"For all the intensity and hostility awash in our politics, there are some lines we just assume aren't going to be crossed, lines that are so basic that the civil compact itself can't easily survive if they're not respected. One of those is the vote. Whoever's in power and however intense things get, most of us assume that the party in power won't interfere with the vote count. We also assume that the administration won't use the IRS to harass or imprison political opponents. And we assume that criminal prosecutions will be undertaken or not undertaken on the facts.

"... no system is perfect and partisan affiliation may distort the justice system at the margins. But none of what we're seeing here is at the margins. What we seem to see are repeated cases in which US Attorneys were fired for not pursuing bogus prosecutions of persons of the opposite party. Or vice versa...

"We all understand that politics and the law aren't two hermetically sealed domains. And we understand that partisanship may come into play at the margins. But we expect it to be the exception to the rule and a rare one. But here it appears to have become the rule rather than the exception, a systematic effort at the highest levels to hijack the Justice Department and use it to advance the interest of one party over the other by use of selective prosecution."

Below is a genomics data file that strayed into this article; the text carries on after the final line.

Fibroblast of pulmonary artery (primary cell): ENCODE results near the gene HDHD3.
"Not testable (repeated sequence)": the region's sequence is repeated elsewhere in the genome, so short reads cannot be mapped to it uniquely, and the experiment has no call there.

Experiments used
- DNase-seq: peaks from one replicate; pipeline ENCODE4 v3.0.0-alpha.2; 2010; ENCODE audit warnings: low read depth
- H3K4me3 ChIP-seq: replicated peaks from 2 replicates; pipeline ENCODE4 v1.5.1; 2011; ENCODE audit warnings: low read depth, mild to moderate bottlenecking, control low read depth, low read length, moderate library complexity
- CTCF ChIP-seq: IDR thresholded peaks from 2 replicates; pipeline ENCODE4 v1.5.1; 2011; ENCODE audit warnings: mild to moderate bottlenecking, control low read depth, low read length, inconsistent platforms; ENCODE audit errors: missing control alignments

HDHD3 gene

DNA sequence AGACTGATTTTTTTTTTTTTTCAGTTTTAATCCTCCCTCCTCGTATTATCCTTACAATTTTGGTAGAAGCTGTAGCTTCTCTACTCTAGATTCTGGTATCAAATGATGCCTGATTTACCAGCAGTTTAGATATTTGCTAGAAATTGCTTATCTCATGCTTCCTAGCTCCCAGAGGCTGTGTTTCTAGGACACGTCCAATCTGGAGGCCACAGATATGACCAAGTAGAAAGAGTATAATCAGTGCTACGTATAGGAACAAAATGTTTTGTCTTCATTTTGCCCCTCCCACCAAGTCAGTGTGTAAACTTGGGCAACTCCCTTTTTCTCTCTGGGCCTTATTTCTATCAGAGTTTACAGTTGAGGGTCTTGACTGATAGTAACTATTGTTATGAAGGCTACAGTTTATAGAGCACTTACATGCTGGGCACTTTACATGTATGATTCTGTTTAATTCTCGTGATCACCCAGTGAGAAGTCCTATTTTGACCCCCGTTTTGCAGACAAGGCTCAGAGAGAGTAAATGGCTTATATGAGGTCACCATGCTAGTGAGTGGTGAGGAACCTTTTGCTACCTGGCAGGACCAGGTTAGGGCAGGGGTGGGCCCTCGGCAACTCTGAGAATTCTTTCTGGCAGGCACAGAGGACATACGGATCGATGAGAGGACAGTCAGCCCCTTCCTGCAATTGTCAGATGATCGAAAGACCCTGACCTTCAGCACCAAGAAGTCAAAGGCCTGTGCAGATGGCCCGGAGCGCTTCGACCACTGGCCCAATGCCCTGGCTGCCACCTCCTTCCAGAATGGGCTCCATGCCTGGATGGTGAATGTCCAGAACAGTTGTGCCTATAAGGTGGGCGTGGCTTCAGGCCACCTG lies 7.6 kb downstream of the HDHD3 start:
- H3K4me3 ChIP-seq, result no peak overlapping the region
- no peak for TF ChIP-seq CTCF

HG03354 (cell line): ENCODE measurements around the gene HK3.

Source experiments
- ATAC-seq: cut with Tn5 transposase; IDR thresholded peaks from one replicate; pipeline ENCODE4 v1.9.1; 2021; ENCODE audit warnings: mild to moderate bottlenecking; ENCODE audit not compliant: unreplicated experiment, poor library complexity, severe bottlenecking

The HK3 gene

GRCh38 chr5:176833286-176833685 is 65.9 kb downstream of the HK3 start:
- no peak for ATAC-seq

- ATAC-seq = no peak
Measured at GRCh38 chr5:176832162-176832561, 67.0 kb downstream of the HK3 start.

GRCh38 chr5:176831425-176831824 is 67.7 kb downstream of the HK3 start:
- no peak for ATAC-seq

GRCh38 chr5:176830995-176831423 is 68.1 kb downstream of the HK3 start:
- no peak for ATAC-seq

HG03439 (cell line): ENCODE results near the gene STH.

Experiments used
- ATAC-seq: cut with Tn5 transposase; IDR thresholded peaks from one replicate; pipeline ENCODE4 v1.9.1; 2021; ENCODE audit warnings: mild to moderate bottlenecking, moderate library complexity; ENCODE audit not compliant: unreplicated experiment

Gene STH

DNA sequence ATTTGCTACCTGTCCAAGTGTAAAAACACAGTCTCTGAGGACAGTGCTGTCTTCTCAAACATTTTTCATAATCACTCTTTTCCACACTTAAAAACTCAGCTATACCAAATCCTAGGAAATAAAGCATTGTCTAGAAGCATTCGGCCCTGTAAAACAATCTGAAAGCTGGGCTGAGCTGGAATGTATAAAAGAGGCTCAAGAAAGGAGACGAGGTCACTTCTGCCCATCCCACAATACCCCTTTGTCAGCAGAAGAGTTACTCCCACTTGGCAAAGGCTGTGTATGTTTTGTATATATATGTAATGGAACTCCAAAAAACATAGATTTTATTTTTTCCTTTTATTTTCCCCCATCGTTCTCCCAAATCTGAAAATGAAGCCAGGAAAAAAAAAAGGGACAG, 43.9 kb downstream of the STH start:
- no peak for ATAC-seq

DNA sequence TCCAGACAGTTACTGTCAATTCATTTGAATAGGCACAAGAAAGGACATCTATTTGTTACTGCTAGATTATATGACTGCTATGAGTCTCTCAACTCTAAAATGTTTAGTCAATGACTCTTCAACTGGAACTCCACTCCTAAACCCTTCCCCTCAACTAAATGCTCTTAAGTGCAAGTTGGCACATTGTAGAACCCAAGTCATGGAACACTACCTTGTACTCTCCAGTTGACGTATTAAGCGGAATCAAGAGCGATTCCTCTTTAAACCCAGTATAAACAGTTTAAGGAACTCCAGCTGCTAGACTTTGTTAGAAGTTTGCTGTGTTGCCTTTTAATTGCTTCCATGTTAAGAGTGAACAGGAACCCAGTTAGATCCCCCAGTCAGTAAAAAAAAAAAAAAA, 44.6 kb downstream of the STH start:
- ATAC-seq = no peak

As for the president's renewed endorsement of Alberto Gonzales after new documents showed that he lied about his role in the firings, Marshall writes: "This isn't a case where Alberto Gonzales has fallen short of the president's standards or bungled some process. This is the standard. The attorney general has done and is doing precisely what is expected of him."


RNC HELPS WHITE HOUSE AIDES DUCK SCRUTINY: Congressional investigators have discovered that White House aides regularly communicate using email accounts provided by the Republican Party, apparently in an effort to avoid public disclosure. Citizens for Responsibility and Ethics in Washington complained that such activity violates the Presidential Records Act, which requires that the White House preserve such records. House Oversight and Government Reform Committee Chairman Henry Waxman on 3/26 issued letters to the Republican National Committee and the Bush-Cheney '04 Campaign directing them to preserve all emails by and for White House officials and meet with the committee regarding the legal issues involved in conducting official government business using partisan email accounts. The National Journal reported that Rove does about 95% of his emailing using his RNC account. Josh Marshall of TalkingPointsMemo.com noted that "whatever claim the White House may have to protect everyone at the White House from congressional scrutiny by invoking executive privilege, this use of outside private email accounts may turn out to be too clever by half," since emails from the RNC "by any definition" aren't emails written or received by anyone in their capacity as a presidential advisor. And Laura Rosen of warandpiece.com wonders (3/26) about the national security implications of White House officials using RNC accounts.